Open Access

pp. 353-362
Authors: Pizzatto, Lígia & Marques, Otavio A. V.

Abstract: This study reports on aspects of reproduction in the water snake Liophis miliaris from four regions in Brazil: (1) northern coastal Atlantic forest, (2) southern coastal Atlantic forest, (3) northern inland Atlantic forest; and (4) southern inland Atlantic forest. In the northern coastal Atlantic forest, where there is little climate variation, the reproductive cycle of this species is continuous, with vitellogenesis and oviposition occurring throughout the year. Newly hatched snakes are found mainly in January. In other regions the cycle is seasonal and related to warmer and rainy periods, with vitellogenesis and oviposition occurring mainly from September to February. Hatchlings are more abundant from February to April, at the end of the rainy season. In the northern Atlantic forest newly hatched snakes have smaller body sizes than in the other regions. Sperm production seems to occur throughout the year in all regions, and where reproduction is seasonal, mating seems to be disassociated from vitellogenesis, suggesting that sperm may be stored by females over the winter. Females with oviductal eggs did not feed, whereas those ones with secondary vitellogenic follicles fed more frequently than non-reproductive females. In all regions, the activity pattern of adult Liophis miliaris seems to be related to reproductive cycles and climate variation.


pdf 04. Discrimination of moor frog (Rana arvalis) and common frog (Rana temporaria) individuals using a RAPD technique


Open Access

pp. 363-369
Authors: Snell, Charles & Evans, I. H.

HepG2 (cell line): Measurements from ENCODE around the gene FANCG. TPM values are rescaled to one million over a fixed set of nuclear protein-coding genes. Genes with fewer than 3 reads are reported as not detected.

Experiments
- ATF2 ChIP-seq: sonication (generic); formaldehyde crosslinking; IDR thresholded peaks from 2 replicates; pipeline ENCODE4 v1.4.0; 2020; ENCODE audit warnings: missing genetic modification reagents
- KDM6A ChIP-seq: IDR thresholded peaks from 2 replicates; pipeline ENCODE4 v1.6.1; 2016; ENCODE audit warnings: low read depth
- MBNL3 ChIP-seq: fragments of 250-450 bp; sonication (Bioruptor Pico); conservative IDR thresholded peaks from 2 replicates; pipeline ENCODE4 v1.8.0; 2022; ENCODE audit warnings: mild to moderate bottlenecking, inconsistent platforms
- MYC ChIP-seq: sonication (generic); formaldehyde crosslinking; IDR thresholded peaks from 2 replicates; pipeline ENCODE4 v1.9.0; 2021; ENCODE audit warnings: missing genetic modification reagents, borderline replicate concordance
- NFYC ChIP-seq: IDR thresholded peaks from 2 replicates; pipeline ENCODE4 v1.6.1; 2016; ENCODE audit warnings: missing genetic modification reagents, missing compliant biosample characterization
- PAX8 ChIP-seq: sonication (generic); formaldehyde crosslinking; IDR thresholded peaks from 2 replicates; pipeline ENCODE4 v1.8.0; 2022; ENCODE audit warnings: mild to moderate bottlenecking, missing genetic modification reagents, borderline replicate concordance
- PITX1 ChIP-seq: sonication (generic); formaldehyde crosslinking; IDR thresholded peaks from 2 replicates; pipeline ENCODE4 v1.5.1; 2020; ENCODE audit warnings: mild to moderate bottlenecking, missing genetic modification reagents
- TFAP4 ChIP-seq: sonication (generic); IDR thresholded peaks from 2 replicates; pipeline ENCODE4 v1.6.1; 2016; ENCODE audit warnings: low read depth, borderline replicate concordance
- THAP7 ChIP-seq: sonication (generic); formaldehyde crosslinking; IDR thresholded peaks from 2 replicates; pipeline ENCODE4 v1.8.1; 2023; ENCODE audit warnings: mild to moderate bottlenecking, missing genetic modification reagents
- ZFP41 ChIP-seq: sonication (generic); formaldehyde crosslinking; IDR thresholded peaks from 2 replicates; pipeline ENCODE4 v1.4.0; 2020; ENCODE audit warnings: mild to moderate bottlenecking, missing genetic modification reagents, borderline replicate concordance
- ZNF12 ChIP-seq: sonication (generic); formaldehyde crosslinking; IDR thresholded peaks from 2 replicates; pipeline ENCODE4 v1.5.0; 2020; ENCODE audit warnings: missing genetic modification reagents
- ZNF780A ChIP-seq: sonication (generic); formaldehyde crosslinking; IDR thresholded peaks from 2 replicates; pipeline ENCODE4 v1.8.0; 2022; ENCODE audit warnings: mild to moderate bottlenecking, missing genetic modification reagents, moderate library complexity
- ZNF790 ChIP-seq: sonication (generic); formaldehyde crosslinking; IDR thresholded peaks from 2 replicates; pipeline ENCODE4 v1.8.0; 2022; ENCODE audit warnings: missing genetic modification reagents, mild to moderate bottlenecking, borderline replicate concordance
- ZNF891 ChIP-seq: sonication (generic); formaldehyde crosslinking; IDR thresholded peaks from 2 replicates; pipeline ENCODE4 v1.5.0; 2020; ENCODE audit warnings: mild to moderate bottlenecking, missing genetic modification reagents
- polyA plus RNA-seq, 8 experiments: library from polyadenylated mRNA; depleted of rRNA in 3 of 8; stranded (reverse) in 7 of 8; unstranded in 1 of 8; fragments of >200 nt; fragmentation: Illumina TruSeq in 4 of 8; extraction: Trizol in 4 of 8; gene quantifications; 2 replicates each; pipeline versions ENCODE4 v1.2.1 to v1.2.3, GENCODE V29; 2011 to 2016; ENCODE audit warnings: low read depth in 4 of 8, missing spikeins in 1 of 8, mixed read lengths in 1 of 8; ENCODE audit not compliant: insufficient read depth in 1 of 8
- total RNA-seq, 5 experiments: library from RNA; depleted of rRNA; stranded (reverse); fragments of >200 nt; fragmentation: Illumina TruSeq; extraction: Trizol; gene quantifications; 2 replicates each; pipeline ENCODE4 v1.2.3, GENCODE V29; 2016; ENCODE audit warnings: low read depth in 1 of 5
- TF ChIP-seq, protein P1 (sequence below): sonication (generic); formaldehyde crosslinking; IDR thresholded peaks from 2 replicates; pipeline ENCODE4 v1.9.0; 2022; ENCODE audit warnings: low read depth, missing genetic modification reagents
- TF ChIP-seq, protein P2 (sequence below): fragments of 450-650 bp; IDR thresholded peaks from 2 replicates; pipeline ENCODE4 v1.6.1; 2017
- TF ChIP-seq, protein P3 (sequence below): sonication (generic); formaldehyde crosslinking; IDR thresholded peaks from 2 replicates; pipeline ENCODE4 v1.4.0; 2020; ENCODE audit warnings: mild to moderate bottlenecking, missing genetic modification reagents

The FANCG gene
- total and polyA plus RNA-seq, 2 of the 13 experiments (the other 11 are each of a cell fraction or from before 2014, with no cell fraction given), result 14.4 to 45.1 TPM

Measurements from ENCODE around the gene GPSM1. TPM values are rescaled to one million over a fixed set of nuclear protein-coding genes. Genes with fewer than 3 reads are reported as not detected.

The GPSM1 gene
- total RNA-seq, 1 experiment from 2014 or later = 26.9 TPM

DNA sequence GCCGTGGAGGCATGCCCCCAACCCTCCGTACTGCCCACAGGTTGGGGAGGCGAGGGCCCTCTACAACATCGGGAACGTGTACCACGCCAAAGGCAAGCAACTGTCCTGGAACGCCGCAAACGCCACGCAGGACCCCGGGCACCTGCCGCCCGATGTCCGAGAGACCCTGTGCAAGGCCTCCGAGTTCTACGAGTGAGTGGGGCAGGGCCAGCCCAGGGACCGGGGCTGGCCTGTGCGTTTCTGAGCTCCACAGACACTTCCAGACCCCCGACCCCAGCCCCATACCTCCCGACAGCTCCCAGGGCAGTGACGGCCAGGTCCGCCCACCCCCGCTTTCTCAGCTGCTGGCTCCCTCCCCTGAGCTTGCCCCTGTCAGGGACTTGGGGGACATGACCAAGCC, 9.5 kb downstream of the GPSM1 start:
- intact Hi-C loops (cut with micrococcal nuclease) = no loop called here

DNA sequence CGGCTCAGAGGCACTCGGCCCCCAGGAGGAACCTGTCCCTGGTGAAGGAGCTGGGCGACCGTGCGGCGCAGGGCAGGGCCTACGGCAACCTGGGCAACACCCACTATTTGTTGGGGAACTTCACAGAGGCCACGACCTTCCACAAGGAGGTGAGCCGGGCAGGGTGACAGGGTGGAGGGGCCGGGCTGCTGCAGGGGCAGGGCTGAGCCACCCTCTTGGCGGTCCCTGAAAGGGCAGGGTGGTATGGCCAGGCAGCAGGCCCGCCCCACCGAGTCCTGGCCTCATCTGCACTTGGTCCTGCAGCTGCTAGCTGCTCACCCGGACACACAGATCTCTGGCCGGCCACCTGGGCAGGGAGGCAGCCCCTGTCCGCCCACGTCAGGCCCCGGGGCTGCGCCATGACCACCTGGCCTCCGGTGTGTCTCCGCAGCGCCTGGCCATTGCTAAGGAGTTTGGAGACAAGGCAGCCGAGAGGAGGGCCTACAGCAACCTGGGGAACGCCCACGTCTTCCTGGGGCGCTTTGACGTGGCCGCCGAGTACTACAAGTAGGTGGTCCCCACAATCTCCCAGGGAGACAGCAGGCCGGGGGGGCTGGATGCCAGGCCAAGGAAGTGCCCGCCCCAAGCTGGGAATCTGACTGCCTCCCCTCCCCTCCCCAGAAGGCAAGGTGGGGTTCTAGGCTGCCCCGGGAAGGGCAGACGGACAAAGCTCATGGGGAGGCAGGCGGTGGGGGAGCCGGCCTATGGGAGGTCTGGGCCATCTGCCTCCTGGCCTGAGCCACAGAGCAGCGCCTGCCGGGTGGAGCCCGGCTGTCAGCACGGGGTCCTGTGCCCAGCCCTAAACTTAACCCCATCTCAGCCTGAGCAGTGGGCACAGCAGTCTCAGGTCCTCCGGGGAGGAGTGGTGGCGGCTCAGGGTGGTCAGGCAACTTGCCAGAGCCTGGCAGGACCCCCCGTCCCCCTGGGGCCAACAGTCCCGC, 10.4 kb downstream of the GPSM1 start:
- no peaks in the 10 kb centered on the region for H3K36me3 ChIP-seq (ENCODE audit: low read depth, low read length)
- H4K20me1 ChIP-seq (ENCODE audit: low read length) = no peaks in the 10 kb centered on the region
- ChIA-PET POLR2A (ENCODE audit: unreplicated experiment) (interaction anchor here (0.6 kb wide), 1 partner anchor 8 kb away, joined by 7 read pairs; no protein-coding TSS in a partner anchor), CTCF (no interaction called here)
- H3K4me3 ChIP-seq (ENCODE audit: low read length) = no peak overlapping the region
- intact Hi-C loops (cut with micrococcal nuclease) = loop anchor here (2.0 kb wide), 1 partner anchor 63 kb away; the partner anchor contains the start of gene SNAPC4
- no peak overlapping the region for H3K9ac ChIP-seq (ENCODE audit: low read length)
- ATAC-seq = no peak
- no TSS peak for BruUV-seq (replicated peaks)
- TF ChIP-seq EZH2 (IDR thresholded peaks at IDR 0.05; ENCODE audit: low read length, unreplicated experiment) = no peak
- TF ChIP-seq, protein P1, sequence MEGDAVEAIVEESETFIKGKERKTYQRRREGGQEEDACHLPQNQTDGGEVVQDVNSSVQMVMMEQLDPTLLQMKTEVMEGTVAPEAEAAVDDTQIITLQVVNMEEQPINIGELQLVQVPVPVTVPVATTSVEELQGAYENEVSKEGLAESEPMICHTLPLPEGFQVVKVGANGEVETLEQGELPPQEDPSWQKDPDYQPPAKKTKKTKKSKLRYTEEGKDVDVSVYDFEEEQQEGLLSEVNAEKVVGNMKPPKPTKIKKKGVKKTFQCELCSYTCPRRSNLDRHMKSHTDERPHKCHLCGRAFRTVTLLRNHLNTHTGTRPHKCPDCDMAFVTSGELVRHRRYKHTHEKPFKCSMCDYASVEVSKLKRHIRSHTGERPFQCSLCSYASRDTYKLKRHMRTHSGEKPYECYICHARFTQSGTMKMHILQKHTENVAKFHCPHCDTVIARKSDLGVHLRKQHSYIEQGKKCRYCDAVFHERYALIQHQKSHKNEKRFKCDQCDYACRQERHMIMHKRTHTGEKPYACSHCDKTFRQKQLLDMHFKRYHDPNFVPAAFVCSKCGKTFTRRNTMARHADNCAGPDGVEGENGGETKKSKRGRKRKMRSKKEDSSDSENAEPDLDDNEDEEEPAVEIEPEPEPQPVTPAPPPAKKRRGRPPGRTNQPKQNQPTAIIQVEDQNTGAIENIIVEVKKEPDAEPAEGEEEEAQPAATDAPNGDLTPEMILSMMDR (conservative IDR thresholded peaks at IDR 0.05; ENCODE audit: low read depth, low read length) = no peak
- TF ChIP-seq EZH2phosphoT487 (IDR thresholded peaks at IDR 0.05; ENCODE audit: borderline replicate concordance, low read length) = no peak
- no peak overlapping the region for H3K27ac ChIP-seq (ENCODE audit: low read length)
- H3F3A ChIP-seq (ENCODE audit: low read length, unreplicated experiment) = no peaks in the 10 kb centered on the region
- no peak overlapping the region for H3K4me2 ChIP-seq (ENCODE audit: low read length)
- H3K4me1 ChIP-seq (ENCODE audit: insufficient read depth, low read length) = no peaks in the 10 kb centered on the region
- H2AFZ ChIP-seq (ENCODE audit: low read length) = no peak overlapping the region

Abstract: A method has been developed for discriminating between the common frog (Rana temporaria) and the moor frog (Rana arvalis) using either of two primers in RAPD analysis of DNA samples extracted from larval tail tips. These two frog species can be extremely difficult to distinguish morphologically at the egg clump and larval stages, which are very convenient stages for monitoring populations when there are conservation concerns. The adults need capture and detailed morphological examination to effect certain identification, this being particularly true for edge-of-range populations. The two primers also distinguished DNA samples of common toad (Bufo bufo), natterjack toad (Bufo calamita), pool frog (Rana lessonae) and the marsh frog (Rana ridibunda). Additionally, findings are reported for a third primer which distinguished, intraspecifically, between relatively closely located common frog (Rana temporaria) populations in southern England.


pdf 05. Intra-sex synchrony and inter-sex coordination in the reproductive timing of the Atlantic coral snake Micrurus corallinus (Elapidae) in Brazil


Open Access

pp. 371-376
Authors: Almeida-Santos, Selma M.; Pizzatto, Lígia & Marques, Otavio A. V.

Abstract: Dissection of preserved Atlantic coral snakes Micrurus corallinus, plus field data and histological analysis, provided information on male reproductive cycles. Testes are larger during autumn, when sperm production occurs, and smaller in spring, when spermatogenesis stops. The diameter of the distal deferent ducts is small in summer–autumn, when sperm are hardly found in the lumen, and it increases in winter–spring, when sperm is abundant, just prior to the mating season. Thus, the male cycle of M. corallinus is post-nuptial, whereas the female cycle is prenuptial. Although gametogenesis is not simultaneous in both sexes, the coordination of their cycles is guaranteed by sperm storage by males. Our data indicate that the diameter of the deferent duct is a good indication of the mating season, mainly when reproductive cycles are post-nuptial. Mate searching and aggregation occurs in the spring, and activity in both sexes may be highly related to their reproductive cycles.


pdf 06. Phylogenetic relationships among poison frogs of the genus Dendrobates (Dendrobatidae): a molecular perspective from increased taxon sampling


Open Access

pp. 377-385
Authors: Roberts, J. L. and Brown, J. L. and von May, R. and Arizabal, W. and Presar, A. and Symula, R. and Schulte, R. and Summers, k.